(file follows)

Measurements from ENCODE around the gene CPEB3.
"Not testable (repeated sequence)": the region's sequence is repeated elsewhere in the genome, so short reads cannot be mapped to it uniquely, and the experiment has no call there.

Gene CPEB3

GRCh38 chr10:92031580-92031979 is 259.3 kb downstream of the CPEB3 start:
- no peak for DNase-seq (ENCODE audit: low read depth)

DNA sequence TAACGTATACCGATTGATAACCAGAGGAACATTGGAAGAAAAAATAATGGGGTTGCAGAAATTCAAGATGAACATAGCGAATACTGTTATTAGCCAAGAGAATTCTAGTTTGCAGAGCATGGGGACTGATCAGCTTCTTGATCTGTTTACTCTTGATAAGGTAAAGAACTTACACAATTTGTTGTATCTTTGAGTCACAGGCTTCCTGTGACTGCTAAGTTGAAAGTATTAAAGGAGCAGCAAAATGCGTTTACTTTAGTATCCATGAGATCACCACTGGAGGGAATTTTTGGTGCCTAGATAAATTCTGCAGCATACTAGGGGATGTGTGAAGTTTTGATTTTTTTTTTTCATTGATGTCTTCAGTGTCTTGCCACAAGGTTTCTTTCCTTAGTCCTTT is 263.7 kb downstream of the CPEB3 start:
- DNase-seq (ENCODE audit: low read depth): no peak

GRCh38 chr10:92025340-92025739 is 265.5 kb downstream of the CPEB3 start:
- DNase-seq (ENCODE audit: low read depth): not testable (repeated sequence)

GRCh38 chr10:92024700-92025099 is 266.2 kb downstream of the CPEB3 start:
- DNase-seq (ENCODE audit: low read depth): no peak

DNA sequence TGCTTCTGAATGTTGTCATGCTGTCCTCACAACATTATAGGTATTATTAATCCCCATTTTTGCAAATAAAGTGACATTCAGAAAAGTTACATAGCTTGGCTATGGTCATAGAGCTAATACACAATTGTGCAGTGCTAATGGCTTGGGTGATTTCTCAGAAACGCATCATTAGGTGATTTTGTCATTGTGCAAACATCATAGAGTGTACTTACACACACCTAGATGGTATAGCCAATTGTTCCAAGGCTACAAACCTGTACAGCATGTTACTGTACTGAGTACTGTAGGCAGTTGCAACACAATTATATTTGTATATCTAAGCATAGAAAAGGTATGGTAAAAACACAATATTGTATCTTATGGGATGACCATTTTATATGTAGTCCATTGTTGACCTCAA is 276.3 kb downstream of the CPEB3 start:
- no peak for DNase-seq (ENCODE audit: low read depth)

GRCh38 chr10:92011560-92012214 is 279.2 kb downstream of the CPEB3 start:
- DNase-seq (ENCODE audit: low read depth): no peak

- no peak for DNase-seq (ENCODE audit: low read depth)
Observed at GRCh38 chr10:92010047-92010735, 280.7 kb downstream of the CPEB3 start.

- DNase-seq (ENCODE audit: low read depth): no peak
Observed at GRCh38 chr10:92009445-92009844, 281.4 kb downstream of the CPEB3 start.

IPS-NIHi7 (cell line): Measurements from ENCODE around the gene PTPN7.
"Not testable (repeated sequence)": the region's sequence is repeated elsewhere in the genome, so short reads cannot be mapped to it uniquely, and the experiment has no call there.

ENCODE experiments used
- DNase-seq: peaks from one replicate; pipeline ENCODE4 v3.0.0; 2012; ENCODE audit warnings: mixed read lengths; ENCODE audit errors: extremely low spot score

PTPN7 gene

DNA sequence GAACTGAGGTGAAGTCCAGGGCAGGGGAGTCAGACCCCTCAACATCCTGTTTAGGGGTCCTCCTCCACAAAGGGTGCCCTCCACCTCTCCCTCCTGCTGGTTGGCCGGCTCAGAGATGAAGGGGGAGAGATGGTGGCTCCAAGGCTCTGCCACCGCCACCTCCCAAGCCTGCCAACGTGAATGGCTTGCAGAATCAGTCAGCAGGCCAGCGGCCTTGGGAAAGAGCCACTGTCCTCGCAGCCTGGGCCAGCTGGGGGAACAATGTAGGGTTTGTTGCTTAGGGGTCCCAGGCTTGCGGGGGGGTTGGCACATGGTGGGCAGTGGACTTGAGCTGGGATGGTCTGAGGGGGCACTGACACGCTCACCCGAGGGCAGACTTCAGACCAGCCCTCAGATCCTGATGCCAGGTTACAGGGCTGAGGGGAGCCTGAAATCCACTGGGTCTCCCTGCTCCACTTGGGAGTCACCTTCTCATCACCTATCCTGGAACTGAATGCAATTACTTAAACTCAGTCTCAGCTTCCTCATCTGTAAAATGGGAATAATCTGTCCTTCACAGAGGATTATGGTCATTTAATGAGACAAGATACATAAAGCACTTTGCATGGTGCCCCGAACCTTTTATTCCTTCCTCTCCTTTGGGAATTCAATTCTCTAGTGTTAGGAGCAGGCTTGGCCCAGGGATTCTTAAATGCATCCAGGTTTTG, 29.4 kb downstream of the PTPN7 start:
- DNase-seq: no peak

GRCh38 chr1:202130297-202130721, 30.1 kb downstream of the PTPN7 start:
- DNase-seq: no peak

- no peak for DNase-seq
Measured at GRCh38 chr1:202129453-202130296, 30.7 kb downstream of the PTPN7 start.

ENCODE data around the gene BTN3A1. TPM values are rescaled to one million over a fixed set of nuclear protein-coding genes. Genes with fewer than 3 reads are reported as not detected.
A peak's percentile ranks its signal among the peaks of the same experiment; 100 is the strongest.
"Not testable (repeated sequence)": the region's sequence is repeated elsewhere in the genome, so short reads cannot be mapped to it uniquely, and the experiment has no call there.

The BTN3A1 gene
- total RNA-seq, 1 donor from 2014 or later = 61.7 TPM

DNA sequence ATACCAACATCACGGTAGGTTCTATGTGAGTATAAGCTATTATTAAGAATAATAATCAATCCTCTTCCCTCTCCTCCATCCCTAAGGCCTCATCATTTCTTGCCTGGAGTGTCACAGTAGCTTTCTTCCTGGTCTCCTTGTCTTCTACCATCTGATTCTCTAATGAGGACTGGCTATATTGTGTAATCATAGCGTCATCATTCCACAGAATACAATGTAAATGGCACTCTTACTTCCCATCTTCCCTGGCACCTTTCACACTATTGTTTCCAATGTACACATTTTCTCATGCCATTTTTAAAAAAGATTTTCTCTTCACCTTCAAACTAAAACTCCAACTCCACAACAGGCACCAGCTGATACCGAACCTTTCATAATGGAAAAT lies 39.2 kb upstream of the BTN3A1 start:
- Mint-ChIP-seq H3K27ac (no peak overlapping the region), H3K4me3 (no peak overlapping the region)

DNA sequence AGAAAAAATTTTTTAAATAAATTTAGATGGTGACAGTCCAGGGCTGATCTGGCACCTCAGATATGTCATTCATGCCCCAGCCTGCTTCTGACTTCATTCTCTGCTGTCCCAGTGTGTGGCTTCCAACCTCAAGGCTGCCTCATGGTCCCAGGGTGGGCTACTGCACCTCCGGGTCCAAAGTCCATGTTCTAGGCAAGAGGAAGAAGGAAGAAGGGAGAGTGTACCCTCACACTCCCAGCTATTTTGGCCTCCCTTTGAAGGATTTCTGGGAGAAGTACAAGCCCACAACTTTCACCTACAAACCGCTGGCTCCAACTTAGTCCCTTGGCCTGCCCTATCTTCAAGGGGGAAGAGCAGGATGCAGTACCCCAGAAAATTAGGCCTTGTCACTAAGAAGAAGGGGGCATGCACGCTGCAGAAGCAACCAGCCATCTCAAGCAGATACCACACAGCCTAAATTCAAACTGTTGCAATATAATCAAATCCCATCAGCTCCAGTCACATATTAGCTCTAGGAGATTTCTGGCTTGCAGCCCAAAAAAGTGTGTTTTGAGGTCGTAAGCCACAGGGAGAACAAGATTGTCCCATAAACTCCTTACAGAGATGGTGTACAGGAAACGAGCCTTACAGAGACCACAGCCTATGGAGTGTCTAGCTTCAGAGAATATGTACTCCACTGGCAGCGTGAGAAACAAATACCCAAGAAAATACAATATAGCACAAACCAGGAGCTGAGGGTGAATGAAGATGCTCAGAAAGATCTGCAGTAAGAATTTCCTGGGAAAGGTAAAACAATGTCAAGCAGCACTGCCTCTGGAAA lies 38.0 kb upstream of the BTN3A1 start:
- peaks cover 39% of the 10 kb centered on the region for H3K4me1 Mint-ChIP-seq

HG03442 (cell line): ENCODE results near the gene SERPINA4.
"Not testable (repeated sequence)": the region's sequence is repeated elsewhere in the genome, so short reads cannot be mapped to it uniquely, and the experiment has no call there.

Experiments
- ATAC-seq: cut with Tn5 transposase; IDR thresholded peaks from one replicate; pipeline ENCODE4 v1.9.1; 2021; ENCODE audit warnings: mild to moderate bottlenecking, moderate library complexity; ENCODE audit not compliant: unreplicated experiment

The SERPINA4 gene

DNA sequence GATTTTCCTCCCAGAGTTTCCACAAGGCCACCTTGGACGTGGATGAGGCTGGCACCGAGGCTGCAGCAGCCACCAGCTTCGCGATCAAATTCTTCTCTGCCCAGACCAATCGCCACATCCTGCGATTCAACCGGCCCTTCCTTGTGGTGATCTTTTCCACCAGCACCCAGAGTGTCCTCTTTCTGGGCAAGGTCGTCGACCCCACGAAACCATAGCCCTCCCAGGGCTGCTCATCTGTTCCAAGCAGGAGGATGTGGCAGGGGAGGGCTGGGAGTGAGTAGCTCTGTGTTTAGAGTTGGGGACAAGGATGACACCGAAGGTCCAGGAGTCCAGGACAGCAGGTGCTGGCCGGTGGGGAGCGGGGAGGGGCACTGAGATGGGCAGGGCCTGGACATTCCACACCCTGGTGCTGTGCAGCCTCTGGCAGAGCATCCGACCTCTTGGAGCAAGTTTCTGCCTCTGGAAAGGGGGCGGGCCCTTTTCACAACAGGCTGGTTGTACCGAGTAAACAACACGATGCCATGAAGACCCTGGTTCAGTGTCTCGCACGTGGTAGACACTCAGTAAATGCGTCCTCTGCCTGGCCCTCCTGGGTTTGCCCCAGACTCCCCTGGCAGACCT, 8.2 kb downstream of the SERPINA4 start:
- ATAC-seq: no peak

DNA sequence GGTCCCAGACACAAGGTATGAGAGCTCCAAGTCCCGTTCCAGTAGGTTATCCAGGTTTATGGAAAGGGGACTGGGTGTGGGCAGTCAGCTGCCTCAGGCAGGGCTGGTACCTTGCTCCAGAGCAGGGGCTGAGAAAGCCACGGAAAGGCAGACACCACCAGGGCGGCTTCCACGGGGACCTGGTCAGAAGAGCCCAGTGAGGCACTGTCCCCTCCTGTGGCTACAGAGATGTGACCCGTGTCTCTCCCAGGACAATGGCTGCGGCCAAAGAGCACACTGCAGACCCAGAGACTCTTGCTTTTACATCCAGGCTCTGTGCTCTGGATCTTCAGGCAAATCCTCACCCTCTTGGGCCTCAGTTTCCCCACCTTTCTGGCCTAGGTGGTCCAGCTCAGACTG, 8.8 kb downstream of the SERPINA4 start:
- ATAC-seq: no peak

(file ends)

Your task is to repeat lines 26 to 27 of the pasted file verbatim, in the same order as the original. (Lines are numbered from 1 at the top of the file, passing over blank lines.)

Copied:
- DNase-seq: no peak

GRCh38 chr1:202130297-202130721, 30.1 kb downstream of the PTPN7 start: